Dodgers 3, Rockies 0
Penny allowed two hits over 6 1-3 innings, leading the Los Angeles Dodgers to a 3-0 victory on Wednesday night. The burly right-hander, energized by a game-time temperature of 63 degrees, a slight breeze and an airtight defense, struck out three, walked four and retired 11 consecutive batters before hitting Chris Iannetta with his 108th and final pitch.
“I think the pitcher’s at an advantage when it’s colder,” said Penny, who walked three consecutive batters in the first inning. “The hitter’s getting one at-bat every nine hitters, so they’re a little more stiff than I was because I’m out there moving around.”
Penny (2-0) beat the Rockies for the sixth straight time after going 5-0 with a 2.67 ERA against them last season. He is 11-2 with a 2.59 ERA in 17 career starts against Colorado, and 4-0 with a 2.19 ERA in four starts at Dodger Stadium.
“They’ve got a good lineup, but it seems like every time I face the Rockies I feel good and my stuff’s working,” he said. “I just don’t tend to make a lot of mistakes against the Rockies. But I think if I have that kind of stuff against anyone and just move the ball in and out, I’ll be successful.”
Colorado’s only hits were Iannetta’s one-out infield single in the second inning and Garrett Atkins’ one-out single to left field in the third. Jonathan Broxton retired all four batters he faced and Takashi Saito pitched the ninth for his fifth save in as many chances.
Jason Hirsh (1-1) allowed three runs, six hits and two walks over five innings and struck out three in his first career appearance against the Dodgers. It was the 11th big league start for the 25-year-old Southern California native, who was born in Santa Monica, attended high school in La Canada, and lives in Burbank during the offseason.
“It was everything it was cracked up to be,” Hirsh said. “It was a thrill of a lifetime to be out there. I had a lot of family and friends here, screaming and hollering. It was enjoyable. I mean, obviously it was not the outcome I wanted, but it wasn’t bad.”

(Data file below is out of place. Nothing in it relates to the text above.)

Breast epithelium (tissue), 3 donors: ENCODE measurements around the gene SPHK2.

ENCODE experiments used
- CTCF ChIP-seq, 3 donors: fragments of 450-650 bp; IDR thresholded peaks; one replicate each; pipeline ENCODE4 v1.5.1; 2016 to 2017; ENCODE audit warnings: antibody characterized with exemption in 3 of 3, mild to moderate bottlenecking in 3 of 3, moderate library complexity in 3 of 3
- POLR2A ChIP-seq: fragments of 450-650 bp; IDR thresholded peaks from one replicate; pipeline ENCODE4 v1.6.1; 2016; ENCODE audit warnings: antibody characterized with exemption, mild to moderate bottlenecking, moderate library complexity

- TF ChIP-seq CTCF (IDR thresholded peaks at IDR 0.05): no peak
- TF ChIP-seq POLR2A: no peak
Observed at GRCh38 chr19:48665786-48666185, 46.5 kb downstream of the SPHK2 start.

The fourth inning, however, was an absolute nightmare for Hirsh—especially from the neck up. Juan Pierre and Russell Martin singled with two out, then executed a double-steal while the rookie right-hander absentmindedly kept looking for a sign from Iannetta. Hirsh kept his right foot on the rubber and never made a move toward either runner, while Iannetta got out of his crouch and pointed to second base.
“That was the first time a runner had gotten to second base, so I really didn’t even think about it,” Hirsh said. “Chris told me to step off, and I thought maybe a beach ball had fallen onto the field because that’s happened many times since we’ve been here. The next thing I know, both guys had moved. I wouldn’t say I was rattled, but I was definitely surprised by it.”
Nomar Garciaparra lined the next pitch to left field for a two-run single— and before Hirsh made his next delivery, he balked Garciaparra to second.
“I didn’t quite understand that,” Hirsh said of his first balk in the major leagues. “I was trying to get the catcher to go back through the signs, and (plate umpire Chris Guccione) said I tilted my shoulders and came back up like I was coming set. It’s one of those ticky-tacky things. I wasn’t trying to deceive anybody, but it is what it is.”
Jeff Kent singled home Garciaparra, giving the Dodgers a 3-0 lead. It marked the first time in eight games that a Rockies starer allowed more than two runs.
Rockies manager Clint Hurdle acknowledged that Hirsh lost track of the situation at the wrong time.
“He was so locked in there,” Hurdle said. “In a sense, that’s what you’re looking for—but your mound presence has to be a little bit better than that. Once he stepped off, I think everything kind of went quick on him. And the sequence of pitches after that wasn’t as clean as it was in every inning but that inning. He got some balls up and some experienced hitters took advantage of it—Garciaparra and Kent, three runs in the blink of an eye.”
Penny made 24 pitches in the first inning. He walked three in a row after retiring leadoff hitter Willy Taveras, then came back to strike out Matt Holliday on three straight pitches and retire Brad Hawpe on a fielder’s choice grounder to third.
It was the first time in nine games this season that a Rockies starting pitcher didn’t go at least six innings—and the first time the bullpen did not allow a run. … Kaz Matsui became the third Colorado batter to be retired on a bunt in the air when he fouled out to the catcher in the fifth. The other two were Hirsh and Taveras. … Colorado 1B Todd Helton needs two RBIs for 1,000 in his career.